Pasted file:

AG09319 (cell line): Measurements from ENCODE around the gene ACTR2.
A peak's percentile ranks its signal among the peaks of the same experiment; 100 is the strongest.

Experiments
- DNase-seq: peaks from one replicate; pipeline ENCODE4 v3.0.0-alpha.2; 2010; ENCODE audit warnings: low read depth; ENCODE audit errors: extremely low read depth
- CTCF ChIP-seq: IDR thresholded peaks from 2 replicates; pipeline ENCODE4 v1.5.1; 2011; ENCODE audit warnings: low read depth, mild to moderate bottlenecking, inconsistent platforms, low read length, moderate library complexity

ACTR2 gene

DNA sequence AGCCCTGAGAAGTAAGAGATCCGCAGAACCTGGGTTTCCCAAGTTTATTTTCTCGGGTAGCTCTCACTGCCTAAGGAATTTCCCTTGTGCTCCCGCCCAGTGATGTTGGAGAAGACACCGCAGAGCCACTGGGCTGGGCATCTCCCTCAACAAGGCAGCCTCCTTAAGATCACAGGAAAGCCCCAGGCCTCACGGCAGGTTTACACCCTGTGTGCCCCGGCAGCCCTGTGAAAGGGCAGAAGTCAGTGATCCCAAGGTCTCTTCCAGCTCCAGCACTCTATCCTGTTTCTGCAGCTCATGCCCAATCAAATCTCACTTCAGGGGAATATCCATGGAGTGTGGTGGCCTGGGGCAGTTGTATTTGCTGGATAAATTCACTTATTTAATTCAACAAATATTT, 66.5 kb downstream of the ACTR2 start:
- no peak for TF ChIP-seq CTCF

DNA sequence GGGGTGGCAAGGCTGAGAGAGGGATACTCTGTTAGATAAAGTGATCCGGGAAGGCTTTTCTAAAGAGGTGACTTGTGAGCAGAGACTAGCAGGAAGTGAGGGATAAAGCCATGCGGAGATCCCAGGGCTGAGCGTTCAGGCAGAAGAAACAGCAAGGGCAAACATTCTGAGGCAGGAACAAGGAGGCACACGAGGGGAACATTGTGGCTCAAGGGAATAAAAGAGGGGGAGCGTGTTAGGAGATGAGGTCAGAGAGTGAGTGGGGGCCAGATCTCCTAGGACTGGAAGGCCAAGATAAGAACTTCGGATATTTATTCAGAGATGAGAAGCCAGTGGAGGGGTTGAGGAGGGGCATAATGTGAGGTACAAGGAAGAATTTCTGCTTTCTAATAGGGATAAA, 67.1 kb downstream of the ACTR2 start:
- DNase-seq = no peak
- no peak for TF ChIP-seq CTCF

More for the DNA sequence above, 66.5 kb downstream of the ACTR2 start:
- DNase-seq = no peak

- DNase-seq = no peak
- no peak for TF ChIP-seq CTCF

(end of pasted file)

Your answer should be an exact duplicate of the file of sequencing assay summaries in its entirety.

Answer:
AG09319 (cell line): Measurements from ENCODE around the gene ACTR2.
A peak's percentile ranks its signal among the peaks of the same experiment; 100 is the strongest.

Experiments
- DNase-seq: peaks from one replicate; pipeline ENCODE4 v3.0.0-alpha.2; 2010; ENCODE audit warnings: low read depth; ENCODE audit errors: extremely low read depth
- CTCF ChIP-seq: IDR thresholded peaks from 2 replicates; pipeline ENCODE4 v1.5.1; 2011; ENCODE audit warnings: low read depth, mild to moderate bottlenecking, inconsistent platforms, low read length, moderate library complexity

ACTR2 gene

DNA sequence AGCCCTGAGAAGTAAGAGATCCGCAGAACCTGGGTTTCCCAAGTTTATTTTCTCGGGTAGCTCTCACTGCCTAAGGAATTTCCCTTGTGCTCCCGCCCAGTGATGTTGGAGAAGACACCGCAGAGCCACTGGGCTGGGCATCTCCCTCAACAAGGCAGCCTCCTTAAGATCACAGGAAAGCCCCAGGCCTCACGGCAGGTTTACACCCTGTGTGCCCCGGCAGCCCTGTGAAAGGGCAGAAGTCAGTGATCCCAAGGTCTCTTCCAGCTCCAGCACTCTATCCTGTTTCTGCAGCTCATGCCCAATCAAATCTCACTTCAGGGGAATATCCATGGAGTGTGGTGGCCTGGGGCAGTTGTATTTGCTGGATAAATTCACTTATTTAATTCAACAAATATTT, 66.5 kb downstream of the ACTR2 start:
- no peak for TF ChIP-seq CTCF

DNA sequence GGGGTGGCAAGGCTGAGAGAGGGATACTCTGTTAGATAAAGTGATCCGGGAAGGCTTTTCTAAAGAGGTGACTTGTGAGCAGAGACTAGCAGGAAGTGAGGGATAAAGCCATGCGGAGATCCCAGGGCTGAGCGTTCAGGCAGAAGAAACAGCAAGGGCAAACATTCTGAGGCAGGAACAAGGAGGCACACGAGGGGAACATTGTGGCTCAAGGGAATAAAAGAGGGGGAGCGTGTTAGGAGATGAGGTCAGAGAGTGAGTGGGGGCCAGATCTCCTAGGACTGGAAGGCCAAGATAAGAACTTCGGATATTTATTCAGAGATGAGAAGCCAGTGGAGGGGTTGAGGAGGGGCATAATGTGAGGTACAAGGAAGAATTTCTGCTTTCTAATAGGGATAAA, 67.1 kb downstream of the ACTR2 start:
- DNase-seq = no peak
- no peak for TF ChIP-seq CTCF

More for the DNA sequence above, 66.5 kb downstream of the ACTR2 start:
- DNase-seq = no peak

- DNase-seq = no peak
- no peak for TF ChIP-seq CTCF